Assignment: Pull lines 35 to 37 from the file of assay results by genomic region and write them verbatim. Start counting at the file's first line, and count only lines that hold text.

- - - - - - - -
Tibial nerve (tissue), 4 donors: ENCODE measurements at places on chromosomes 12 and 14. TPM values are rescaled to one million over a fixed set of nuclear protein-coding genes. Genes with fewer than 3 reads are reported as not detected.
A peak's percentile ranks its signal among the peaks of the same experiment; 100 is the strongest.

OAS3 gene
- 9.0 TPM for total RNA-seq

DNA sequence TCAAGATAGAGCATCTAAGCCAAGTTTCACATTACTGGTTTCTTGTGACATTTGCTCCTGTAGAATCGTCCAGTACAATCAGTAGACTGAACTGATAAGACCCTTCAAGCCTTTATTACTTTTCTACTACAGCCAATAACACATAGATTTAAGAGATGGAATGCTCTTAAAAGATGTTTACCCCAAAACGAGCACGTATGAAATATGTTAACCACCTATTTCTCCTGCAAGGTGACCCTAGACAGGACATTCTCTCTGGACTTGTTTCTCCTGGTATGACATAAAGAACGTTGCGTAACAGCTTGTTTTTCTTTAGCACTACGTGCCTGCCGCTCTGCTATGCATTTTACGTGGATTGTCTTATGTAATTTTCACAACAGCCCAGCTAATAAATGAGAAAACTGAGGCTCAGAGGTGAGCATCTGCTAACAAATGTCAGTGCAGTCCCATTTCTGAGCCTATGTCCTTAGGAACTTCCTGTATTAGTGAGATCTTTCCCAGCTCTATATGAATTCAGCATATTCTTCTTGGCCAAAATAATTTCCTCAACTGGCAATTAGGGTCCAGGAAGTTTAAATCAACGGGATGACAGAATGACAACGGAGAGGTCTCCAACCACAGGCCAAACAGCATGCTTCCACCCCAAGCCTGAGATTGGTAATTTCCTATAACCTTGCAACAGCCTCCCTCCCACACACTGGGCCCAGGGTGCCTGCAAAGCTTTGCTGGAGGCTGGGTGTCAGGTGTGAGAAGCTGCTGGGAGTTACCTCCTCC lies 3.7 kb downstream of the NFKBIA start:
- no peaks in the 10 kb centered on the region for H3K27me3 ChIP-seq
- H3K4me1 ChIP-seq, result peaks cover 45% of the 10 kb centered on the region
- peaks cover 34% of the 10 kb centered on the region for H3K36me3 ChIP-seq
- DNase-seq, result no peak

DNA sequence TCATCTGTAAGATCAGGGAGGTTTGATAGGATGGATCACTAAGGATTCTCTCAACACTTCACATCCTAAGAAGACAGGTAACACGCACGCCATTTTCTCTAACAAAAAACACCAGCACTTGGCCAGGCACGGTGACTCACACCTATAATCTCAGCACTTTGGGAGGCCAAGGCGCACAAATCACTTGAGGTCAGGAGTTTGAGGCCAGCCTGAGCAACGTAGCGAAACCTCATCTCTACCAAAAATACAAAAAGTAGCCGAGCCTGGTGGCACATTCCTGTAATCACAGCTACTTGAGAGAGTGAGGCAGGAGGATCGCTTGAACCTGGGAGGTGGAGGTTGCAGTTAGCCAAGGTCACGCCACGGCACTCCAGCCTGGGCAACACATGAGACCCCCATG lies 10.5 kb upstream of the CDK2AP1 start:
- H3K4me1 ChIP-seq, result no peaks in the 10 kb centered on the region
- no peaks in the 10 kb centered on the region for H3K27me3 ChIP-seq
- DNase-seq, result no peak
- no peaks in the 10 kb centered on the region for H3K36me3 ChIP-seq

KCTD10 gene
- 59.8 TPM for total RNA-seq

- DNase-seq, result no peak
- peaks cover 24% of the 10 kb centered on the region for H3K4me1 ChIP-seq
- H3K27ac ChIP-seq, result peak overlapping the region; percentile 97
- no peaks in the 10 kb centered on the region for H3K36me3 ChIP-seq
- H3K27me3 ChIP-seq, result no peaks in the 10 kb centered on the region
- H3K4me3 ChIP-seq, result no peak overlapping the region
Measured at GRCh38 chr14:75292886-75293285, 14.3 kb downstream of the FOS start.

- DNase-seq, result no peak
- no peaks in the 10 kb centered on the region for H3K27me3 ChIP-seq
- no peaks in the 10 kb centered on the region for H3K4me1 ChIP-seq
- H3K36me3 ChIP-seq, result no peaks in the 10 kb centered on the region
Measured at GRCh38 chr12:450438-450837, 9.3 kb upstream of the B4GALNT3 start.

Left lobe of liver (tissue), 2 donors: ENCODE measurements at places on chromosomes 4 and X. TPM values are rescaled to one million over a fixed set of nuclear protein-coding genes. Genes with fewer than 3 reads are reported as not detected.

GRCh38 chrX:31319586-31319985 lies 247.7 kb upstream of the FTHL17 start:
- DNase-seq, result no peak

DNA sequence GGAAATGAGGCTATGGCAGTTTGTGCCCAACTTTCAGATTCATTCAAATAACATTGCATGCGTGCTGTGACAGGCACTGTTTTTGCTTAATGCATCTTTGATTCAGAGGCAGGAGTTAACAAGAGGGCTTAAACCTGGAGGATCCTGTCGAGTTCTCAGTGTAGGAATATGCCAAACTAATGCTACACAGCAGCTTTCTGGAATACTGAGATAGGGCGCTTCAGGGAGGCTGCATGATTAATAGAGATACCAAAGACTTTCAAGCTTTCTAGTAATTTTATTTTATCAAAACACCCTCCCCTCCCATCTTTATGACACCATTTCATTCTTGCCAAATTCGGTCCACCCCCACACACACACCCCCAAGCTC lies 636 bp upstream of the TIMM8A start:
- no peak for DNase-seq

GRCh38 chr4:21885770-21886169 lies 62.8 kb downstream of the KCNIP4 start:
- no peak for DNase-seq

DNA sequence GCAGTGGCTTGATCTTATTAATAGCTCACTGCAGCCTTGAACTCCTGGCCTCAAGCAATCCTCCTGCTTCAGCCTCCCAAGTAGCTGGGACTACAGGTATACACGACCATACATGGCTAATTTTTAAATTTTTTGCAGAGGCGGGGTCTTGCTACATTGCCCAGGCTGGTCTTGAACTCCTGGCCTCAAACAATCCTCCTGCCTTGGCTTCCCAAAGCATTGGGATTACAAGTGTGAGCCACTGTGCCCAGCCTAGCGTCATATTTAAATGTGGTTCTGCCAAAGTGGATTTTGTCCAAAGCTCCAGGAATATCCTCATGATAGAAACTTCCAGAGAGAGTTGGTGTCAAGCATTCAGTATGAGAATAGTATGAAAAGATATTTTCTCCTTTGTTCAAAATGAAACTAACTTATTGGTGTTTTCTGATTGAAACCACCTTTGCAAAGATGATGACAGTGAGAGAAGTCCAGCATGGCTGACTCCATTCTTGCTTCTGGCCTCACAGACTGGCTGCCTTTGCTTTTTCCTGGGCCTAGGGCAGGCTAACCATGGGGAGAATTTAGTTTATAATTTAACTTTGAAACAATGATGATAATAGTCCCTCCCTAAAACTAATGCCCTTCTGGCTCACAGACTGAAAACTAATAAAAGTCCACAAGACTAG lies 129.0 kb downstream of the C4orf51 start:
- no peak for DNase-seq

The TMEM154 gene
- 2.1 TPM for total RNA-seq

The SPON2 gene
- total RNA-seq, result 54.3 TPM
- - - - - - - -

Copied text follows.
- no peak for DNase-seq

DNA sequence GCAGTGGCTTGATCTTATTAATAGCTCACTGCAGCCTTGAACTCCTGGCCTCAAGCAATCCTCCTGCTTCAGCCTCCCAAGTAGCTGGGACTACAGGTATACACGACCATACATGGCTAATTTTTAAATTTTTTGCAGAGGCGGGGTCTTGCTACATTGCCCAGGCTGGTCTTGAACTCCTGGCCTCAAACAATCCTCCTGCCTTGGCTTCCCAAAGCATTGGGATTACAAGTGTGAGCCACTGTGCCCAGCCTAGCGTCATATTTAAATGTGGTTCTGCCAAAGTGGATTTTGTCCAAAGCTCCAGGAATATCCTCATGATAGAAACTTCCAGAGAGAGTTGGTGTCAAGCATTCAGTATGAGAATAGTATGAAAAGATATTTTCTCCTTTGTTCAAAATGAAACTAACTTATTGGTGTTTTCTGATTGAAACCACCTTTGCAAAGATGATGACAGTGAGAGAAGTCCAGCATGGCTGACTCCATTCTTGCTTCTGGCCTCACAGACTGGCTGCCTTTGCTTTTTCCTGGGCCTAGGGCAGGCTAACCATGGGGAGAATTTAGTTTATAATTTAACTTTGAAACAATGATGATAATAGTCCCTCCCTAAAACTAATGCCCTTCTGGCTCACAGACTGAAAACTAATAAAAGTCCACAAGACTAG lies 129.0 kb downstream of the C4orf51 start:
- no peak for DNase-seq